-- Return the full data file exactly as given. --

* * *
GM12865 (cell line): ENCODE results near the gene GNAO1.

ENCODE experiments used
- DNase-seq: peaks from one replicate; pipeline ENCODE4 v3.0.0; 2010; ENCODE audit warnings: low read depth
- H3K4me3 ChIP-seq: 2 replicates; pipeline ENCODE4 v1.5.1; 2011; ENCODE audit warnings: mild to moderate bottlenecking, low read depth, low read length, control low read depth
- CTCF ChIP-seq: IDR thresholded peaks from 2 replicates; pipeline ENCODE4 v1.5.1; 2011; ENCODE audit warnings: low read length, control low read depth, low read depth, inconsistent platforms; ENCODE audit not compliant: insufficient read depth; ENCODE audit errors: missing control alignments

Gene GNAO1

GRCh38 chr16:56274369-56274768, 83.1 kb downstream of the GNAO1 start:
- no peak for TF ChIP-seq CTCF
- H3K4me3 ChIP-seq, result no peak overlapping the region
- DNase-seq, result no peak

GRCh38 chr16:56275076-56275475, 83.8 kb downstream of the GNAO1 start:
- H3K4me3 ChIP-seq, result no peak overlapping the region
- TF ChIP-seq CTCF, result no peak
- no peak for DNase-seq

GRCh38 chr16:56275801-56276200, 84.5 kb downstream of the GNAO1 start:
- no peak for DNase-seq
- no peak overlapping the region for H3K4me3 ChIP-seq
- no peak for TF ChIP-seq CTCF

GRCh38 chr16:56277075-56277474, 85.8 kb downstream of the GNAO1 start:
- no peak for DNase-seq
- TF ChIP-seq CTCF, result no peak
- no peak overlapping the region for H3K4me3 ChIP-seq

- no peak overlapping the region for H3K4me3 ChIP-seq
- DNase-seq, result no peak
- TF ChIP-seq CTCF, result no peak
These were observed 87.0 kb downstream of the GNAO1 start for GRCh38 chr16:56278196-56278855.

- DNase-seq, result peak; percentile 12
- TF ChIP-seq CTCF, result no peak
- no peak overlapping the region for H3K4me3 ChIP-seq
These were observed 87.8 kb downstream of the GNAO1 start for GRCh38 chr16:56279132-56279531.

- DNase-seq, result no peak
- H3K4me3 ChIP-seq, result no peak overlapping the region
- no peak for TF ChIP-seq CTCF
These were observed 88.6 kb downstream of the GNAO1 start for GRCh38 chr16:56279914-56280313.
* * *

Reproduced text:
GM12865 (cell line): ENCODE results near the gene GNAO1.

ENCODE experiments used
- DNase-seq: peaks from one replicate; pipeline ENCODE4 v3.0.0; 2010; ENCODE audit warnings: low read depth
- H3K4me3 ChIP-seq: 2 replicates; pipeline ENCODE4 v1.5.1; 2011; ENCODE audit warnings: mild to moderate bottlenecking, low read depth, low read length, control low read depth
- CTCF ChIP-seq: IDR thresholded peaks from 2 replicates; pipeline ENCODE4 v1.5.1; 2011; ENCODE audit warnings: low read length, control low read depth, low read depth, inconsistent platforms; ENCODE audit not compliant: insufficient read depth; ENCODE audit errors: missing control alignments

Gene GNAO1

GRCh38 chr16:56274369-56274768, 83.1 kb downstream of the GNAO1 start:
- no peak for TF ChIP-seq CTCF
- H3K4me3 ChIP-seq, result no peak overlapping the region
- DNase-seq, result no peak

GRCh38 chr16:56275076-56275475, 83.8 kb downstream of the GNAO1 start:
- H3K4me3 ChIP-seq, result no peak overlapping the region
- TF ChIP-seq CTCF, result no peak
- no peak for DNase-seq

GRCh38 chr16:56275801-56276200, 84.5 kb downstream of the GNAO1 start:
- no peak for DNase-seq
- no peak overlapping the region for H3K4me3 ChIP-seq
- no peak for TF ChIP-seq CTCF

GRCh38 chr16:56277075-56277474, 85.8 kb downstream of the GNAO1 start:
- no peak for DNase-seq
- TF ChIP-seq CTCF, result no peak
- no peak overlapping the region for H3K4me3 ChIP-seq

- no peak overlapping the region for H3K4me3 ChIP-seq
- DNase-seq, result no peak
- TF ChIP-seq CTCF, result no peak
These were observed 87.0 kb downstream of the GNAO1 start for GRCh38 chr16:56278196-56278855.

- DNase-seq, result peak; percentile 12
- TF ChIP-seq CTCF, result no peak
- no peak overlapping the region for H3K4me3 ChIP-seq
These were observed 87.8 kb downstream of the GNAO1 start for GRCh38 chr16:56279132-56279531.

- DNase-seq, result no peak
- H3K4me3 ChIP-seq, result no peak overlapping the region
- no peak for TF ChIP-seq CTCF
These were observed 88.6 kb downstream of the GNAO1 start for GRCh38 chr16:56279914-56280313.